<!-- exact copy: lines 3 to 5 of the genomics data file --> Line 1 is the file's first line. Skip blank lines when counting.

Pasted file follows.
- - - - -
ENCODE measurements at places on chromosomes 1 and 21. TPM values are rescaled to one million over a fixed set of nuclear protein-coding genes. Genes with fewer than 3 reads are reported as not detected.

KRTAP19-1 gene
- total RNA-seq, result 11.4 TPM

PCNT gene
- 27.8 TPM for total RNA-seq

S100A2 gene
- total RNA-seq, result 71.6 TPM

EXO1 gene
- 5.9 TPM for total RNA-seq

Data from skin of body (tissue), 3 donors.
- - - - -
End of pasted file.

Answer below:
- total RNA-seq, result 11.4 TPM

PCNT gene
- 27.8 TPM for total RNA-seq